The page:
17. Charles Sims, RB, Tampa Bay
Doug Martin should be 100 percent recovered from a torn labrum, which probably limits Sims’ chances. However, new Buccaneers head coach Lovie Smith probably sees some Matt Forté in Sims, who could carve out a role as a receiver out of the backfield.
18. Jerick McKinnon, RB, Minnesota
Toby Gerhart is now in Jacksonville, so the backup job is there for the taking. Just remember who holds the No. 1 job in Minnesota, which is the main reason Gerhart is now a Jaguar.
19. De’Anthony Thomas, RB, Kansas City
Can Thomas be Andy Reid’s new Dexter McCluster? If so, the former Oregon all-purpose dynamo could develop into a fantasy sleeper.
20. Austin Seferian-Jenkins, TE, Tampa Bay
Like teammate Mike Evans, Seferian-Jenkins was very productive in college. Unfortunately, Seferian-Jenkins’ path to the Buccaneers’ starting lineup doesn’t seem as clear as Evans’, not with last year’s pleasant surprise, 2013 undrafted free agent Timothy Wright, and a couple of veteran tight ends on the roster.
Others to Watch (alphabetical order):
Davante Adams, WR, Green Bay – Great quarterback, crowded receiving corps.
Dri Archer, RB, Pittsburgh – Special teams weapon could see role as change-of-pace back.
Teddy Bridgewater, QB, Minnesota – May be most pro-ready rookie QB, but Vikings in no rush to throw him out there.
Ka’Deem Carey, RB, Chicago – Open competition to be Matt Forté’s backup.
Shaq Evans, WR, New York Jets – After Eric Decker Jets’ receiving corps is unsettled.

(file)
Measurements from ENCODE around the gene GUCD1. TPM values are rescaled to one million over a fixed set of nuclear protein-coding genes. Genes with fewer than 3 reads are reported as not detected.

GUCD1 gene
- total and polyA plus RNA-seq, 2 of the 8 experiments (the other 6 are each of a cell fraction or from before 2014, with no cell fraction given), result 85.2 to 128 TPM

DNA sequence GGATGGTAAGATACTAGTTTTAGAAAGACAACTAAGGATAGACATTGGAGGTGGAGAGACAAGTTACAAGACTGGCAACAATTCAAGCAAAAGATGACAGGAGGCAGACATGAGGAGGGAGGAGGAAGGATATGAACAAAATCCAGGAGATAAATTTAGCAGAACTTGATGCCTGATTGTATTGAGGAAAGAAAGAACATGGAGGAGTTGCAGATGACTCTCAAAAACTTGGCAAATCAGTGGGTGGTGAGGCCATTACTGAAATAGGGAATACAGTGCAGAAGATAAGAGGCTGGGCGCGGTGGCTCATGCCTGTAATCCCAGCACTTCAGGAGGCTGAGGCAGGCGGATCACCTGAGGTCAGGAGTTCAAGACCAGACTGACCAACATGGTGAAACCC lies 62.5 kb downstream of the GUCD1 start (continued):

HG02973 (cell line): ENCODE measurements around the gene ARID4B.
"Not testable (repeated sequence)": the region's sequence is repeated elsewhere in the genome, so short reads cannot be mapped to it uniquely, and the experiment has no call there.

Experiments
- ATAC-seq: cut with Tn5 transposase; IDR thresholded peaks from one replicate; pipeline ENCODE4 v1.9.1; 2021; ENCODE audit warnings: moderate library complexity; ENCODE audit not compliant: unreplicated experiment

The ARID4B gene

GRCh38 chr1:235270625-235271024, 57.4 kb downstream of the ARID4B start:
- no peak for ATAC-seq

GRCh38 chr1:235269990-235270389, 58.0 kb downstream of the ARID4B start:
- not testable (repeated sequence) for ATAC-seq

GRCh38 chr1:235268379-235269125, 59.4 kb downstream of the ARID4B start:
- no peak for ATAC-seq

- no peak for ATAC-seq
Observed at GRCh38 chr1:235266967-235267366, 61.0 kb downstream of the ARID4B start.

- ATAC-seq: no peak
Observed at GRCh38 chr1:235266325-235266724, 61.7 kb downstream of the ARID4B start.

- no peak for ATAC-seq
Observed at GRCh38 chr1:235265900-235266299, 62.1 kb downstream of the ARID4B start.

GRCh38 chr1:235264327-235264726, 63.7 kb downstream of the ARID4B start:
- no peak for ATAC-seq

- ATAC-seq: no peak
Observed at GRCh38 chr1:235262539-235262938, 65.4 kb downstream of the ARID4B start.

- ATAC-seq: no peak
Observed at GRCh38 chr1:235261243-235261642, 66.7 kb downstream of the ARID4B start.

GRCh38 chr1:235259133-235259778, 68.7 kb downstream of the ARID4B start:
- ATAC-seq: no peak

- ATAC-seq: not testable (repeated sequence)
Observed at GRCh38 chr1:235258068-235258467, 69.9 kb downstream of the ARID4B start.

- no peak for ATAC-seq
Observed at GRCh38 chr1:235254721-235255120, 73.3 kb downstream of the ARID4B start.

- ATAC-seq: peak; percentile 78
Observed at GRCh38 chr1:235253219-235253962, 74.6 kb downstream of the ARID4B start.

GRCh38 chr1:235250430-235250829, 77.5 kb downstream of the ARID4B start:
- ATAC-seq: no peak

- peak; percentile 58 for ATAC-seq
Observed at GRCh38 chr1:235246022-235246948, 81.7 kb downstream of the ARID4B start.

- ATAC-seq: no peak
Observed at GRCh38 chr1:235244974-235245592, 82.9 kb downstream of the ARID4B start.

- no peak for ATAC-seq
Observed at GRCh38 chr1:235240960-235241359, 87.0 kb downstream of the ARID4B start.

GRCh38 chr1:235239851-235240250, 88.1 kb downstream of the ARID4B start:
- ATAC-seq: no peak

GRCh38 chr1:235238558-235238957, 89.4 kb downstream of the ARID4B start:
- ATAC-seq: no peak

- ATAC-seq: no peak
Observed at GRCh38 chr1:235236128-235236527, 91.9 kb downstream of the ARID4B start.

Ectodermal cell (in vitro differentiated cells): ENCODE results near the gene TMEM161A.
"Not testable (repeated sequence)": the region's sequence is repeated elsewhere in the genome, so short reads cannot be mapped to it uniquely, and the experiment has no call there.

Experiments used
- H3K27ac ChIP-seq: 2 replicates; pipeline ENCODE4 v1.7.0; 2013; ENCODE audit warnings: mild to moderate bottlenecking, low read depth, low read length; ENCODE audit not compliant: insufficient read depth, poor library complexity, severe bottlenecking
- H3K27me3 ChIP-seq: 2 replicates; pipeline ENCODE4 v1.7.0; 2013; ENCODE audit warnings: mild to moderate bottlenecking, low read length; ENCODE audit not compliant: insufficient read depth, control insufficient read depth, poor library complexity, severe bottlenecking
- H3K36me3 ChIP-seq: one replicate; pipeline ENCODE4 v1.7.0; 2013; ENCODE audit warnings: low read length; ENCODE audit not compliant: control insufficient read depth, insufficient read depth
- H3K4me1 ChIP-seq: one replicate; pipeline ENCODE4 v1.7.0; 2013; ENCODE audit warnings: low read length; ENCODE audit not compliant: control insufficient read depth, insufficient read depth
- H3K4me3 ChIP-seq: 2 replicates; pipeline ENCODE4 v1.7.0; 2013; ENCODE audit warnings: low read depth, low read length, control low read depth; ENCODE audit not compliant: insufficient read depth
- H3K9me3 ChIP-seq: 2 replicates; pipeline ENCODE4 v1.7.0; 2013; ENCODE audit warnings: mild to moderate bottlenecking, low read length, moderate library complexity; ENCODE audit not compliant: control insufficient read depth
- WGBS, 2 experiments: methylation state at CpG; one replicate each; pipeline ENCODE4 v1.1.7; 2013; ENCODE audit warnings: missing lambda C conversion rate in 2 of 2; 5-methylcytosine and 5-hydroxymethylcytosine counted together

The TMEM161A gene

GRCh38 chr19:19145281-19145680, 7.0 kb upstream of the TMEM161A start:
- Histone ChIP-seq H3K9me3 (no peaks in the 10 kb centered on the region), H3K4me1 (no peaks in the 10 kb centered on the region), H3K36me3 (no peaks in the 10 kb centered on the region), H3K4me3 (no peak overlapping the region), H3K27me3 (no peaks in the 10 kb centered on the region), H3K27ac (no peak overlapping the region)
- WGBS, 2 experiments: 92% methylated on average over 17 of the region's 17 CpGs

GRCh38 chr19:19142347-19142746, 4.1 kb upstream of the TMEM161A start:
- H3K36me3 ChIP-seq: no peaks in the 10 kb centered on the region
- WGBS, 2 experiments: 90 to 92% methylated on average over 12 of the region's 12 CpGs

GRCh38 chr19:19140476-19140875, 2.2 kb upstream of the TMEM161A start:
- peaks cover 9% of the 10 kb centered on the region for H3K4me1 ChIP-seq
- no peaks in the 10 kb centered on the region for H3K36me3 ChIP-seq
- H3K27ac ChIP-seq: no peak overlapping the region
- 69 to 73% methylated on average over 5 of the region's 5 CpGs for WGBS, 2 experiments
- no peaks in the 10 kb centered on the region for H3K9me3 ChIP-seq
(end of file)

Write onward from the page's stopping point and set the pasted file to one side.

Devonta Freeman, RB, Atlanta – Steven Jackson is not getting any younger.
Nate Freese, K, Detroit – Kickers score points too, especially for an offense like Detroit’s.
T.J. Jones, WR, Detroit – Plenty of targets available for another Lion wide receiver to emerge behind Calvin Johnson and Golden Tate.
Jarvis Landry, WR, Miami – Ryan Tannehill and Mike Wallace weren’t exactly on the same page last season.
Cody Latimer, WR, Denver – Any Denver wide receiver deserves to be mentioned, but Latimer may be more of a 2015 option.
Paul Richardson, WR, Seattle – Golden Tate is gone, while Percy Harvin and Sidney Rice are no strangers to the injury report.
Devin Street, WR, Dallas – Miles Austin’s departure presents an opportunity for a new No. 3 wide receiver to emerge.
Lorenzo Taliaferro, RB, Baltimore – Ravens running backs averaged 3.1 yards per carry last season.
(Bishop Sankey photo courtesy of Tennessee Titans' Web site, www.titansonline.com; Odell Beckham Jr. photo courtesy of New York Giants' Web site, newyorkgiants.com; Jace Amaro photo courtesy of New York Jets' Web site, www.newyorkjets.com; Teddy Bridgewater photo courtesy of Minnesota Vikings' Web site, www.vikings.com)